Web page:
As far as I understand, wooden ships are never completely water tight. Especially older ships develop leaks and water gets in between the cracks when the boat is straining and working as it moves through the water. This water ends up at the bottom of the ship, under the floor boards of the lower deck (or the only deck) in a place called the bilge. To compensate for this, and keep the ship from sinking or at least the deck from overflowing, bilge pumps must be run on a regular basis to pump this water out. As long as the bilge pump is not overwhelmed, i.e. having to run all the time, the ship will not sink.

The average US family, also known, charmingly, as a consumer unit, spends $49,638 each year.

DW and I (since we don’t have 0.5 children, we are slightly smaller than a unit) spend about a quarter of this amount, so I have never been able to fully appreciate what made up the difference. If we subsided on a diet of ramen noodles and junk food, our clothes were falling apart, and our teeth were falling out, the difference would be obvious. However, if it weren’t for the RV (which costs more to live in here that it would cost to live in a house in many other places of the country), the difference would be subtle indeed and you would not be able to tell the difference.

To understand the average $49,638 budget, a ship makes an excellent example. There are almost no holes in our ship. Consequently, I don’t have to spend a lot of time working the pumps. Conversely, the average “consumer unit ship” seems to be full of cracks and thus they need to be very “productive” at the pumps to keep themselves afloat. This is also known as “struggling” when things go bad and “having a career” when things go well.

It is interesting to look at the cracks. For instance, if we look at the graph again, $1797 are spent on household furnishing each year. WOW! So it actually must be true that consumer units do replace their “old” furniture each year so that the family won’t have to sit in “last years” furniture when visiting for Thanksgiving. (I heard this on a radio spot. Seriously! I am not making this up.)

For apparel and services, $1,881 is spent. That will buy you a life time of jackets (about 6 at $300 each, the price point or quality level where you can expect 10 years of good use out of them). Do that for shoes the next year, and pants the third, etc. and you should be set for a lifetime. Otherwise, $1,881 times 80 years of life comes to $150,000+, just on clothes.

Isn’t this just slightly insane?

(If I may fill you in on my pants situation. For the last two years, I have been wearing two pairs of 501’s in the winter on rotation, total cost about $70. In the summer I wear a pair of dockers shorts, cost $20. When sailing I wear a pair of hightech pants, cost $150, almost ten years ago. I get underwear on sale: Usually $5 for a $15 pair.)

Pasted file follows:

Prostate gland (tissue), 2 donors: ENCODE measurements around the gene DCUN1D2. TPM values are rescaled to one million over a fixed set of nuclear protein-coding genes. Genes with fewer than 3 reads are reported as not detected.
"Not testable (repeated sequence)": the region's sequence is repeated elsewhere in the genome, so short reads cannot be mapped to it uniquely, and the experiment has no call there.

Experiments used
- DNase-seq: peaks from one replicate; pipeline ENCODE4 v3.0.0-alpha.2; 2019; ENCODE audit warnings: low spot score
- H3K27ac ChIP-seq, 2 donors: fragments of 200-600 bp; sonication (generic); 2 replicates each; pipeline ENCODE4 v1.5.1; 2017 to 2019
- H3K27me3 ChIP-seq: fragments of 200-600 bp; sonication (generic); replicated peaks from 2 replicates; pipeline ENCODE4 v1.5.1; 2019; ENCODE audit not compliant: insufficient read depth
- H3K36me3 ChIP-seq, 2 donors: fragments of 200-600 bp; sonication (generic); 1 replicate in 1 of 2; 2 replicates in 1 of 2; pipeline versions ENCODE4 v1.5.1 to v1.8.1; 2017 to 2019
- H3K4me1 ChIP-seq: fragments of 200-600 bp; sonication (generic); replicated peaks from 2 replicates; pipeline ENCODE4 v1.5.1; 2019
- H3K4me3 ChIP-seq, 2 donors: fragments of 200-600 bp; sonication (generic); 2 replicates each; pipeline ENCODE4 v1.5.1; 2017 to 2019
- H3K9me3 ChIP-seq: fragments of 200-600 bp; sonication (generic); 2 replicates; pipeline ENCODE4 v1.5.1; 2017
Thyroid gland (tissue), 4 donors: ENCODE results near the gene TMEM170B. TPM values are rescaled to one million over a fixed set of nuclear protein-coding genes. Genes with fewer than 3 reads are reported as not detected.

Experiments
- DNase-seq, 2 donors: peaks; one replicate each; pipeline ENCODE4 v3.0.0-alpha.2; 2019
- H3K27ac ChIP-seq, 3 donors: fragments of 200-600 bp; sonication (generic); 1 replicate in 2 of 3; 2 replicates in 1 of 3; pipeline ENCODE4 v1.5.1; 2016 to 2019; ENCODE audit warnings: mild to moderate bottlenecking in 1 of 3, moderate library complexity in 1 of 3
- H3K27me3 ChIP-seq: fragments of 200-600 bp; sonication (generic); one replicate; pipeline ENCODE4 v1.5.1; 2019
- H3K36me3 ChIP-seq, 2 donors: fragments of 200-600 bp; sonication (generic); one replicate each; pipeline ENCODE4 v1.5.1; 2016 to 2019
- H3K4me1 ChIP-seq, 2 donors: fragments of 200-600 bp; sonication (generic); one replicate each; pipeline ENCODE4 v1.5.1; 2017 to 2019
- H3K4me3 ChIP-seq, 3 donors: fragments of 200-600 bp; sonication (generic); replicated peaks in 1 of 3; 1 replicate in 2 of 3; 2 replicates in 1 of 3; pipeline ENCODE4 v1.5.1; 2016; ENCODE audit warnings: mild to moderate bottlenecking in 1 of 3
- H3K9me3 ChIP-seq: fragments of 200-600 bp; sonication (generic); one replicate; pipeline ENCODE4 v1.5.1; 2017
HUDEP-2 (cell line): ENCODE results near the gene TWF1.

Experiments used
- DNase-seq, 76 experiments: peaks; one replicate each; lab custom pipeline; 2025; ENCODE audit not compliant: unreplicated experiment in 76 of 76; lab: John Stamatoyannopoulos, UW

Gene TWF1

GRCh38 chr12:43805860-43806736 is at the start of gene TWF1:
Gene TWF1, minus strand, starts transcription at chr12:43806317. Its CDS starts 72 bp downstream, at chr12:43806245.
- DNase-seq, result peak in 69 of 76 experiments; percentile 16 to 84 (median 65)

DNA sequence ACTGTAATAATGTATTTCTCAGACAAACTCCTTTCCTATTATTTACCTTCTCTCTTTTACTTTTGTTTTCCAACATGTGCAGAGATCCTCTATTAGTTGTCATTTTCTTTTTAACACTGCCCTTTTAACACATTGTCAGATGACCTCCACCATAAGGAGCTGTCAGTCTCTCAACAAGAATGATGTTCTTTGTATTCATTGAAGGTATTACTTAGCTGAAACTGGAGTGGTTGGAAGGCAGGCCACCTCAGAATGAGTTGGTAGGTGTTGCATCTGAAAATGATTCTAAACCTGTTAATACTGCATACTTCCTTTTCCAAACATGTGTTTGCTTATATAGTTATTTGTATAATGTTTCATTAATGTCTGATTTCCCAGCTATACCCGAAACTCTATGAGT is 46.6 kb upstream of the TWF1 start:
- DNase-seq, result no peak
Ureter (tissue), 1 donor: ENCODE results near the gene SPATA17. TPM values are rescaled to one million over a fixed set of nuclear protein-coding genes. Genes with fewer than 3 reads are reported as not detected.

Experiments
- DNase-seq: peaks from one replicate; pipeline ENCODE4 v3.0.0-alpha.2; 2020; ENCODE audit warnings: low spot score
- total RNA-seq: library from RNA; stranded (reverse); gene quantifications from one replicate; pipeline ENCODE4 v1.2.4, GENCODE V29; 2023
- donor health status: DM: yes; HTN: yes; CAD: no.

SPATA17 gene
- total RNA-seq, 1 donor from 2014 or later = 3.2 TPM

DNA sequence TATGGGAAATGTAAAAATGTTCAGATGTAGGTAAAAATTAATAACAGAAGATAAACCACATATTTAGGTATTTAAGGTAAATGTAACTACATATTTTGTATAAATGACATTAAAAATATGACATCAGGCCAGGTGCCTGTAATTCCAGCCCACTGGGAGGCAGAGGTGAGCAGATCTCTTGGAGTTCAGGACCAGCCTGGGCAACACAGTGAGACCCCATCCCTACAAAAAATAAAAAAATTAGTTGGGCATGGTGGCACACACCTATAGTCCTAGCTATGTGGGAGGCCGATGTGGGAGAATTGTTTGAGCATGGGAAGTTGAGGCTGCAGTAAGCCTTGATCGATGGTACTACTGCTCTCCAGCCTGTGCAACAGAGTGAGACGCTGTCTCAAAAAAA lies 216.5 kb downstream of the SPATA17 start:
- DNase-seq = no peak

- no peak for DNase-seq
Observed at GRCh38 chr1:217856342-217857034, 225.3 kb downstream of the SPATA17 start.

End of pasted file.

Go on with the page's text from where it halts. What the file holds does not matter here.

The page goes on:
At least, I can finally see that eating out is really a national pastime—it has its very own budget category. $2688 a year or a lifetime cost of more than $200,000 simply to have other people prepare your food. If the average income is, let’s say 40000 after tax, would you really want to work 5 years of your life just so you can eat a meal you didn’t make yourself a couple of times a week for the rest of your life? I don’t know about you, but I can cook and eat a meal much faster than I can get to a restaurant, wait for the waiter, wait for the cook, eat, wait to pay, and then get home again.

Transportation is also up there; almost the equivalent of having run the ship aground. At $8758 per year or a life time cost of nearly half a million, the cost of not living in the right place next to where one actually wants to be, is very high.

The biggest problem is probably the sheer size of the ship. In general, the bigger they are, the more work they require. Size puts a natural limit on maintenance, insurance, cost, as well as the amount of junk one can stuff in there. The average consumer unit spends $16,920 on housing each year.

And so, now I am really and perhaps finally beginning to understand why retirement goals of $1000000 or $2000000 are so common to replace $40,000 or $80,000 in income respectively. It is simply needed to compensate for the money that is leaking everywhere. House keeping supplies at $639?! I bet that includes the famous $800 toilet seat.

The reason the difference has escaped me is that when I have visited other people’s homes, I have never really been able to spot why they were seemingly spending four times as much as we are. But it must be the leaks in the wallet, so to speak. The closets must be full and purged regularly; I must have not noticed how large pieces of furniture was replaced every year; how they spent several hours each week just driving around in multiple cars; that the reason that it was so warm (80F in the winter) or so cold (65F in the summer) was that the HVAC was running at full blast making it necessary to bring a sweater in the summer and shorts in the winter.

Every activity must be bleeding money. Perhaps this explains the common misconception that spending less means “not really living” or “living deprived” or “having a lower standard”. Most of the waste is, however, on leaks and quantity; not quality. From a quality perspective, not caring about leaks and simply running the pumps is not living well. How can anyone enjoy the journey when having to deal with the problem of running the bilge pump all the time? Why not take care of the leaks?

Originally posted 2010-02-23 13:00:25.